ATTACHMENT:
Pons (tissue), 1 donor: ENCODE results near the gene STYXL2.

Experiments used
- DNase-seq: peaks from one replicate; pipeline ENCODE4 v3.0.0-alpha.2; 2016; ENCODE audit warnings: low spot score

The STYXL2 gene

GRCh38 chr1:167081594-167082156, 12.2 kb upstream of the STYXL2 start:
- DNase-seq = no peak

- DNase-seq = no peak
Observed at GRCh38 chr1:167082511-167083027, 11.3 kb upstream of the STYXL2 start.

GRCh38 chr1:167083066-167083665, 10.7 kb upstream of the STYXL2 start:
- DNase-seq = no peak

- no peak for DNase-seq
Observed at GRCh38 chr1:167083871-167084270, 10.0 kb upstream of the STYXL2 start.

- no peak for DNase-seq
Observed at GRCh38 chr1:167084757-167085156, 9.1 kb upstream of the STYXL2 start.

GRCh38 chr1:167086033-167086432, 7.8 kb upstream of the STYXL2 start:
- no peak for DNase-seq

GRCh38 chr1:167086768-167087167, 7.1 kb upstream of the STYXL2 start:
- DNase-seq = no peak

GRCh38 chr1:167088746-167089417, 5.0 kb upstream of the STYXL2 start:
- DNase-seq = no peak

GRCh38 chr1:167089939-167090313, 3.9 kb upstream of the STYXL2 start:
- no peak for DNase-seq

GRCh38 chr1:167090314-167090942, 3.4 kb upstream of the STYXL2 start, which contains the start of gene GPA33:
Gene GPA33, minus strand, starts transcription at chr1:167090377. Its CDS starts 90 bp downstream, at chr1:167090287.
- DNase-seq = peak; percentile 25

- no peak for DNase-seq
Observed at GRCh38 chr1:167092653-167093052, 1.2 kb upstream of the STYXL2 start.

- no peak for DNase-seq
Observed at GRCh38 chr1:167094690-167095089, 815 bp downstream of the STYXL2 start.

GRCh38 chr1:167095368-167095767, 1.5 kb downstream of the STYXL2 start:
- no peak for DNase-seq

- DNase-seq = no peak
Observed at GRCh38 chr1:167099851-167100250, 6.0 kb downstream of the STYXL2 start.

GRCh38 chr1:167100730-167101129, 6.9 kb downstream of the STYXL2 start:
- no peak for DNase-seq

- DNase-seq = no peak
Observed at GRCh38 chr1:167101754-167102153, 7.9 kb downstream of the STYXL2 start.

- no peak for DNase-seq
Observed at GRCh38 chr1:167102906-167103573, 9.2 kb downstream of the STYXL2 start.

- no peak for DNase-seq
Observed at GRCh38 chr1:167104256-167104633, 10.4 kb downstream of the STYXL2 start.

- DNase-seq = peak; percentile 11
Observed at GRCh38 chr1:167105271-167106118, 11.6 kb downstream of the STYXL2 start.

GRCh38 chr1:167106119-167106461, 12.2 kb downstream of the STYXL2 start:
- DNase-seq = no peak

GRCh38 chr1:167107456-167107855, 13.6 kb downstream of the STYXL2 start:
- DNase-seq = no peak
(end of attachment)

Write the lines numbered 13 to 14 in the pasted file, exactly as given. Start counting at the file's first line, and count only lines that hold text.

- no peak for DNase-seq
Observed at GRCh38 chr1:167084757-167085156, 9.1 kb upstream of the STYXL2 start.